Reacting to Criticism

Commentary by Martin G. Collins

All have been guilty of malicious gossip; consequently, they should not become offended when they hear gossip about themselves (Ecclesiastes 7:21).


Criticism: The Foolish Habit

CGG Weekly by Clyde Finklea

Instead of criticizing others, we need to engage in some honest self-criticism. We have plenty of faults of our own; there is no need to look for them in others.


Using Righteous Judgment

Sermon by Kim Myers

When we minimize sin, we become displeasing to God. God expects His people to confront brothers and sisters in Christ gently, without becoming judgmental.


Mercy: The Better Option

'Ready Answer' by John O. Reid (1930-2016)

It is easy to fall into the traps of judgmentalism, gossip, and unforgiveness. We must overcome our natural reactions and use forbearance in our relationships.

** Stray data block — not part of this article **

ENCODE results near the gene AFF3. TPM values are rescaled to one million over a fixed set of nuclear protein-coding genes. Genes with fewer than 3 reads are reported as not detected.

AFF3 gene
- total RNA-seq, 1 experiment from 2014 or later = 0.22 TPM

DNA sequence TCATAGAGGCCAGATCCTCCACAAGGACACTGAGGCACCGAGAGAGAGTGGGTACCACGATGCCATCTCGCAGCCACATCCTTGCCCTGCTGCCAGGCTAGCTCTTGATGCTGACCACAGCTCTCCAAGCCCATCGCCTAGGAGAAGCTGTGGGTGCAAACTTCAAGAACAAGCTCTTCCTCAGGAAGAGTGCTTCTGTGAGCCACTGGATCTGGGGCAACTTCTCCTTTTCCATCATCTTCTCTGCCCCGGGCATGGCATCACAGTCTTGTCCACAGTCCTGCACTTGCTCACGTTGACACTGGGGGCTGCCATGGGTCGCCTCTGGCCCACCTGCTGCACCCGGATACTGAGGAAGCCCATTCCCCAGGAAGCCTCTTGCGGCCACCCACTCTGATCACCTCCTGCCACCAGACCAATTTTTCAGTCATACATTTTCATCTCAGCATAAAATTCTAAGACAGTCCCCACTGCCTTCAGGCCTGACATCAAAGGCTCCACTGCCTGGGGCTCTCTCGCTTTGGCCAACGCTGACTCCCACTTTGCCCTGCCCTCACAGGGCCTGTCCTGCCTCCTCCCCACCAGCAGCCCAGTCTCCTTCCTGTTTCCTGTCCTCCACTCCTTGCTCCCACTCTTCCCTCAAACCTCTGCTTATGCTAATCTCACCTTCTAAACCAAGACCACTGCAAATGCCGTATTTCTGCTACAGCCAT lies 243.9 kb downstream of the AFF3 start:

Judgment, Tolerance, and Correction

'Personal' from John W. Ritenbaugh

A common mantra, even among Christians, is 'You shouldn't judge.' Is this a right concept? Here is the problem, and how righteous judgment should be done.


Judging in the Church

Sermon by John W. Ritenbaugh

Human nature is strongly competitive and full of pride, making judgment inherently problematic. Nevertheless, God wants us to learn to judge with equity.


Using Our Spiritual Vocabulary

CGG Weekly by Richard T. Ritenbaugh

In the same way that we use only a small fraction of our vocabulary, because we are human, we use only a small fraction of what we have learned from God's Word.


Dealing With a Sinning Brother

Sermon by Richard T. Ritenbaugh

Disfellowshiping is only used for the most extreme cases in which the safety of the congregation is threatened. Lesser offenses require more sensitivity.


The Prisoner

'Ready Answer' by Austin Del Castillo

We tend to work at cross-purposes to God, imprisoning ourselves and others in our adversarial relationships. The key to our cell is true forgiveness.


Spotting False Teachers

Sermon by Richard T. Ritenbaugh

True shepherds have genuine concern for the flock, as opposed to hirelings who only devour or take advantage of the flock.